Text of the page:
We dug into our research to try to answer these questions, and at a high level what we found is that just 1% of US online adults are using LBSNs weekly, while 4% of them have tried them at least once. The sample size of this 1% of adults who use LBSNs regularly is small, so our findings on their behaviors are directional only, but our research shows that these users are typically young, male, well-educated, and influential. In fact, LBSN users are 38% more likely than the average US online adult to say that friends and family ask their opinions before making a purchase decision.
Apple reinvented the distribution of products and services on mobile phones, opening up direct-to-consumer opportunities for nontelecom companies. The numbers look impressive — more than 5 billion downloads and $1 billion paid to developers in the two years since the launch of the Apple App Store.
However, it also generated $429 million for Apple itself in two years. These revenues are not meaningful to Apple’s core revenues. Due to the limited number of paid apps and their significant concentration among games and navigation apps, it is likely that a significant number of independent developers have not recouped their investments via the current revenue-sharing model. The recent launch of iAd is a way for Apple to maintain the attractiveness of its platform, allowing third parties that provide free apps to develop sustainable business models.
But, despite all the hype around apps, only a minority of consumers download them monthly. A recent Forrester survey of more than 25,000 European adults shows that only 4% of all mobile users and 15% of smartphone users report downloading apps at least once per month. However, the fact that 21% of all European mobile users consider apps to be an important feature when choosing a new mobile handset highlights the large gap between today’s limited usage of apps and consumer awareness and interest.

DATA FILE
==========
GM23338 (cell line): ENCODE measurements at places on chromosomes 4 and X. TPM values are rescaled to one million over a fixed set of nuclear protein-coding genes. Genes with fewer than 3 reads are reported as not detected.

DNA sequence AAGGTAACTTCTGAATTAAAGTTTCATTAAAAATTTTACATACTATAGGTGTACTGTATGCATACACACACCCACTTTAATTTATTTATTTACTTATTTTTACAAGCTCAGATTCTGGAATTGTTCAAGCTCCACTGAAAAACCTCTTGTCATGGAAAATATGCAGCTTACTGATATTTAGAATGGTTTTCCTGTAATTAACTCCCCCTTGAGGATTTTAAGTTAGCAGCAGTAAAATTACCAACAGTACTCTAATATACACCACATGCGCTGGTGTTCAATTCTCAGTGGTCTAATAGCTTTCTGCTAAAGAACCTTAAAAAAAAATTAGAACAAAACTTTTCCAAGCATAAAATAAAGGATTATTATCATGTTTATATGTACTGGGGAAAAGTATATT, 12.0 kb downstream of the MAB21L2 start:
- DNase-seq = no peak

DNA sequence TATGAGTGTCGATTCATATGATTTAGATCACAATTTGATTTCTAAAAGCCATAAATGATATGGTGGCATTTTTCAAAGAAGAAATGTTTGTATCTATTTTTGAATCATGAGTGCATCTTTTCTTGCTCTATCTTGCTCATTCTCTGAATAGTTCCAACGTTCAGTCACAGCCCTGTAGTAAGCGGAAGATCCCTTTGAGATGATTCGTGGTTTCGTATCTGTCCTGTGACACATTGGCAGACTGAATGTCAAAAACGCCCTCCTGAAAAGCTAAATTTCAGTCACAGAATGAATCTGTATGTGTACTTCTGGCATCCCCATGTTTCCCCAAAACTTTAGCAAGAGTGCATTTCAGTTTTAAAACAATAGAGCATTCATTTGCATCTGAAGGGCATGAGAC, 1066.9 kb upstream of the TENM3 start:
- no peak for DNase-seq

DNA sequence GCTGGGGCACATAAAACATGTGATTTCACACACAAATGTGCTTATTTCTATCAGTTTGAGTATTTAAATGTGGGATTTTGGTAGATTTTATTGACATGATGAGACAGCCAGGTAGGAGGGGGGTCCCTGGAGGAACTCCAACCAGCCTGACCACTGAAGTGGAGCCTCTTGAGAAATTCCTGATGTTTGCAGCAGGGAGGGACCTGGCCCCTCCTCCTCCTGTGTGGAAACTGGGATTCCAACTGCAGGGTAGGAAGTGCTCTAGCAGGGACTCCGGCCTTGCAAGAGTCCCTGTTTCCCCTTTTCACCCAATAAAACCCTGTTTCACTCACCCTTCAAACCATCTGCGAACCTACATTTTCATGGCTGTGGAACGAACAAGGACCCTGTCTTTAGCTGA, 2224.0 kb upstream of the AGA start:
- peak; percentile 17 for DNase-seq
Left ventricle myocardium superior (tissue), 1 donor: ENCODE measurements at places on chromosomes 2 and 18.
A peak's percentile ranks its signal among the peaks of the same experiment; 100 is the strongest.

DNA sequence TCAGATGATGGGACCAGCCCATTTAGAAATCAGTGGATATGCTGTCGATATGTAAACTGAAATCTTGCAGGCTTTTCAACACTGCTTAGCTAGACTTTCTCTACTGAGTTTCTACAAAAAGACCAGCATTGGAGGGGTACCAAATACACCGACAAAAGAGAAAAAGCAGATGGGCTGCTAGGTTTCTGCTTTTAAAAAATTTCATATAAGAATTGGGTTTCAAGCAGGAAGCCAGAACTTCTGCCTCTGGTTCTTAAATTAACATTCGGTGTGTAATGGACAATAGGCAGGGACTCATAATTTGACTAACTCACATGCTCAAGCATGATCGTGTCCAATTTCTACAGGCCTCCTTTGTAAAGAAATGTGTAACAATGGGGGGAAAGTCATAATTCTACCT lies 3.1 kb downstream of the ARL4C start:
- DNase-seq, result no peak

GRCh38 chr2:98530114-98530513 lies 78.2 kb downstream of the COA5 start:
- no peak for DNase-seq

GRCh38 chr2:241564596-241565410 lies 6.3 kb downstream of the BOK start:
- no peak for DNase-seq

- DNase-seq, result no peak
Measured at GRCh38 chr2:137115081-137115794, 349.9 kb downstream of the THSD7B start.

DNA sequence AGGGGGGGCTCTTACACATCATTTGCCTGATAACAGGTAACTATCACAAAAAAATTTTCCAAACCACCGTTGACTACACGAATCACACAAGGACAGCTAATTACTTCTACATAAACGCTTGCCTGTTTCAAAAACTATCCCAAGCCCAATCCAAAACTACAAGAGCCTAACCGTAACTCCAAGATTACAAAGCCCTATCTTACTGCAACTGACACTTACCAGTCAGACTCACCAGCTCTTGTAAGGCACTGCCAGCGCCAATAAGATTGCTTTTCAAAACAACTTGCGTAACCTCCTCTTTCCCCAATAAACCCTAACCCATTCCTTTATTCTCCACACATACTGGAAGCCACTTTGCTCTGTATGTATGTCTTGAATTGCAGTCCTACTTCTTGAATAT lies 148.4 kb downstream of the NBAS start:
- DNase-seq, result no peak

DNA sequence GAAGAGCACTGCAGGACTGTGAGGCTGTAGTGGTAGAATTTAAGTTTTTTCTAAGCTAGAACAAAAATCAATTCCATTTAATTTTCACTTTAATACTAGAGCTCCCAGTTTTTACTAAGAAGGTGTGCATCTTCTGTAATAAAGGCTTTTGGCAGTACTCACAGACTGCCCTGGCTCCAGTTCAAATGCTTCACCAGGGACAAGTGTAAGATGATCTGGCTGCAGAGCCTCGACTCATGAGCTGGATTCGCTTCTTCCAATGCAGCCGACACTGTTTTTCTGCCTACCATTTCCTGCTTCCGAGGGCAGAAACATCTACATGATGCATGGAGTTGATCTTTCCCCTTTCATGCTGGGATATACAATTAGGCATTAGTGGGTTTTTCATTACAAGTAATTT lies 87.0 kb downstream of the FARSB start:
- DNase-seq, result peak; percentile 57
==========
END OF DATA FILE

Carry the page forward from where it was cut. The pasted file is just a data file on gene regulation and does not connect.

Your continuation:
The application store market is still nascent, but it is evolving quickly. However, in the longer run, few players will be able to address the key factors that will make them a success:
Most companies are now building a social media strategy, with a presence on Facebook, Twitter and/or YouTube. At the same time there's much debate over the value of a "Facebook fan." In this whole discussion I was wondering which consumers are most likely to become fans of a brand. Our Technographics survey data shows that about 13% of European online adults have become “fans” of a brand, company, or product they liked recently. About 10% were interested in interacting with companies through social media but haven’t done so yet. The first group we called “brand fans,” the other “aspiring brand fans.” How do the two compare?